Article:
• Visual Distractions: looking at a phone, the dashboard touch screen, another passenger, or anything that diverts the driver’s eyes from the road.

Texting on a mobile phone is particularly dangerous because this task involves all three types of distractions. Because hands-free calls are a cognitive distraction, they are just as risky. Make a point to put your phone on “Do Not Disturb” every time you get behind the wheel to avoid becoming another distracted driving accident statistic this Easter. 

Stay Sober

Drunk driving is another hazard facing drivers over Easter and spring break. In Maryland, drivers with a blood alcohol content (BAC) of 0.08 percent or higher are considered alcohol-impaired. 

Maryland has sobriety checkpoints and other means of detecting drunk drivers. If you are caught driving impaired, the consequences are steep. A first offense potentially brings up to $1,000 in fines and up to a year in jail. Your license can be revoked for up to six months and you may rack up 12 points on your license. 

It is a common misconception that “buzzed” driving is okay as long as the driver is not drunk. Even small amounts of alcohol affect a person’s coordination, reaction time, and decision-making. Instead of taking a risk that endangers you and those around you, plan ahead for safe and sober transportation if you intend to consume alcohol this Easter.

Maintain Your Vehicle

Nothing ruins an Easter holiday or spring getaway like a tire blowout or engine troubles. Keep up with routine maintenance appointments to keep your vehicle running smoothly and safely. After all, an equipment problem is not just inconvenient. It can be dangerous if your vehicle malfunctions in traffic.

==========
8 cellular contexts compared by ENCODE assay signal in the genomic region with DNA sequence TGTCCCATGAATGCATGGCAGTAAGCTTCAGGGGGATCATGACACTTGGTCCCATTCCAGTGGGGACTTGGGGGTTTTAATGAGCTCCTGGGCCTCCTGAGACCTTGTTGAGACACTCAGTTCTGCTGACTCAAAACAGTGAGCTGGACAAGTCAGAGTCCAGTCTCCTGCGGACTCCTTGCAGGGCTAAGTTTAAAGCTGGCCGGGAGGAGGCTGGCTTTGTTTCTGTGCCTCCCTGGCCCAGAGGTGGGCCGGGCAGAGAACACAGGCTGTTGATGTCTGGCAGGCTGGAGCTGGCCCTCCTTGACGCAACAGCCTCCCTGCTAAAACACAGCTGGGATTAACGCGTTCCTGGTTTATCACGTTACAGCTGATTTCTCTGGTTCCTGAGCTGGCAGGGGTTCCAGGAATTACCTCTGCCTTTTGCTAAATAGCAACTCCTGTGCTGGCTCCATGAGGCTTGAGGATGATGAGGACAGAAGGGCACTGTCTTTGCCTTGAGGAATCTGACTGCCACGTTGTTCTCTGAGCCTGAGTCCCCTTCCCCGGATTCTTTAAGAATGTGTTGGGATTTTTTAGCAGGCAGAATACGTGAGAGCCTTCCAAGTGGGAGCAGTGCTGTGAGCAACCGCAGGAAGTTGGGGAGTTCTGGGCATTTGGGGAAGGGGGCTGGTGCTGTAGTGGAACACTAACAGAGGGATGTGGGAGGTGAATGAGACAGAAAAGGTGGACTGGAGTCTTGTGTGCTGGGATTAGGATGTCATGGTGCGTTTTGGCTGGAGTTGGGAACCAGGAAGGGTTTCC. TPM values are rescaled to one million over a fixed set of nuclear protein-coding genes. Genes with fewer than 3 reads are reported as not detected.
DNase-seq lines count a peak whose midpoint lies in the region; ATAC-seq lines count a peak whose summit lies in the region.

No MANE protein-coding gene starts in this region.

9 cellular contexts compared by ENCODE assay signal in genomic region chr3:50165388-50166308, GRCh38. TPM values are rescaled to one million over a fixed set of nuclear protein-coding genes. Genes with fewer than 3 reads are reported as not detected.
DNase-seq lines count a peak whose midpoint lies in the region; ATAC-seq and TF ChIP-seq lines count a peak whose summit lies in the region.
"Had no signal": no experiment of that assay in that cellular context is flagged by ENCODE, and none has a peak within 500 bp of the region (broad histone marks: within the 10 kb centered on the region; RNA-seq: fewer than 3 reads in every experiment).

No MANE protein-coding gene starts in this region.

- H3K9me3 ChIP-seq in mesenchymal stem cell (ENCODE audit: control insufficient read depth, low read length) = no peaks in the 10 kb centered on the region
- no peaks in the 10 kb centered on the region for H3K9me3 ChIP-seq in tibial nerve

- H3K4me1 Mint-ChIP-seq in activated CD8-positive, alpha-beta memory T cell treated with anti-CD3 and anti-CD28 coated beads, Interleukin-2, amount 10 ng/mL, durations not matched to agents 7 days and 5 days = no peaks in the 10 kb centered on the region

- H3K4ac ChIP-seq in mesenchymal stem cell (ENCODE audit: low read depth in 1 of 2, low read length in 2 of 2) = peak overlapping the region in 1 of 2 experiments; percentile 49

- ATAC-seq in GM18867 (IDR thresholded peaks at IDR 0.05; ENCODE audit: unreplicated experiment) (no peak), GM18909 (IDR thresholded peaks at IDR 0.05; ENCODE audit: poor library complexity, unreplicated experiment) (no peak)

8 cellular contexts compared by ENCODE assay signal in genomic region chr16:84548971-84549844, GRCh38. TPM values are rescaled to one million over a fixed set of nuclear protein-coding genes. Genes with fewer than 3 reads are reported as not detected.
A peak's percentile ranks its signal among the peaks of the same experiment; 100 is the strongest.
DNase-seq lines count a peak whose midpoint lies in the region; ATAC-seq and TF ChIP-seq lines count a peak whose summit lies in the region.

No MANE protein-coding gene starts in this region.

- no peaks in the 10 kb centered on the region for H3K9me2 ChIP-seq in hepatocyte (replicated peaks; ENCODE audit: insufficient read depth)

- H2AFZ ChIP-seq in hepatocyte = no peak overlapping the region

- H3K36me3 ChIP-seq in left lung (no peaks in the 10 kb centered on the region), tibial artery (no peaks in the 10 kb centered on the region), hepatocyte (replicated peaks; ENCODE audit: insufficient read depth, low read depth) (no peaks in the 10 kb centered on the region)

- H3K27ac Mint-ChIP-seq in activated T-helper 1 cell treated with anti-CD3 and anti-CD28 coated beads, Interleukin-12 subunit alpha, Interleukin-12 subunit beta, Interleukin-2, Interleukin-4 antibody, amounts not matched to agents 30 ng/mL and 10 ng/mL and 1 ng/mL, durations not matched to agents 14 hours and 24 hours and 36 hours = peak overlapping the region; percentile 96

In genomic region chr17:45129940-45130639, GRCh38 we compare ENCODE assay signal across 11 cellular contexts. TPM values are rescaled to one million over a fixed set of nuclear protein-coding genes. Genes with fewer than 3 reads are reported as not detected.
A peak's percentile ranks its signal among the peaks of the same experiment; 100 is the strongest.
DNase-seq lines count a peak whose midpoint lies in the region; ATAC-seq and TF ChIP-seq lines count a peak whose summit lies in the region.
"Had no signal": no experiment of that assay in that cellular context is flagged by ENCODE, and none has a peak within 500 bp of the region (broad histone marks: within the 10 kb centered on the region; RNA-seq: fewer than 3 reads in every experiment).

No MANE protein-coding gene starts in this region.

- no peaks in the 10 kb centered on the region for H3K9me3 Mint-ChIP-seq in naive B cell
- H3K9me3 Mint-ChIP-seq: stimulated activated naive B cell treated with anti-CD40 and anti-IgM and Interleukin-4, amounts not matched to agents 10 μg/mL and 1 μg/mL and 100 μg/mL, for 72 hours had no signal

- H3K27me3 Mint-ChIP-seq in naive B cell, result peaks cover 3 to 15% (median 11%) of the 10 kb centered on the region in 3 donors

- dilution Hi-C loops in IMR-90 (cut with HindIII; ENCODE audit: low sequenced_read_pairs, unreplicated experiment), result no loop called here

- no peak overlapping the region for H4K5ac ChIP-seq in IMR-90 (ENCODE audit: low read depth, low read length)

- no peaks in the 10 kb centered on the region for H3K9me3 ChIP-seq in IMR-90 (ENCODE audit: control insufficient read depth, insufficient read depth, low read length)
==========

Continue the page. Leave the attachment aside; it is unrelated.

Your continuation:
Car maintenance checklist:

  • Check the fluids.
  • Test the lights.
  • Check the windshield wipers.
  • Have brakes professionally tested.
  • Checks belts and hoses.
  • Change the oil.
  • Inspect tire tread and inflation.

Prepare for Emergencies

Before your Easter drive, take some time to pack an emergency kit in case your vehicle breaks down or you are involved in an accident. In your kit, include non-perishable snacks and fresh water. 

Your safety kit should also contain a flashlight and extra batteries, jumper cables, flares or reflective warning triangles, and a basic first aid kit. If you drive in an area that sees cool weather, add warm blankets, hats, and gloves to your emergency pack. 

Before any drive far from home, be sure to let someone know where you are going and when you plan to arrive in case you get lost, have an accident, or lose cell service. 

Keep these safe driving tips in mind when you hit the road this spring and all year long to reduce your chance of a devastating car accident and life-changing injuries. If you are involved in a crash caused by another driver, contact a personal injury attorney for legal guidance. 

Baltimore Accident Lawyers at LeViness, Tolzman & Hamilton Work Hard to Protect Those Injured in Accidents

A car accident is stressful, especially if one happens when you are traveling. If your life has been changed by a negligent driver, contact one of our skilled Baltimore accident lawyers at LeViness, Tolzman & Hamilton for legal guidance. Call 800-547-4LAW (4529) or contact us online to schedule a free consultation. 

Our offices are conveniently located in BaltimoreGlen Burnie, and Prince George’s County, where we represent clients throughout Maryland, including those in Anne Arundel CountyCarroll CountyHarford CountyHoward CountyMontgomery CountyPrince George’s CountyQueen Anne’s CountyMaryland’s Western CountiesSouthern Maryland and the Eastern Shore, as well as the communities of CatonsvilleEssexHalethorpeMiddle RiverRosedale, Gwynn OakBrooklandvilleDundalkPikesvilleParkvilleNottinghamWindsor MillLuthervilleTimoniumSparrows PointRidgewood, and Elkridge.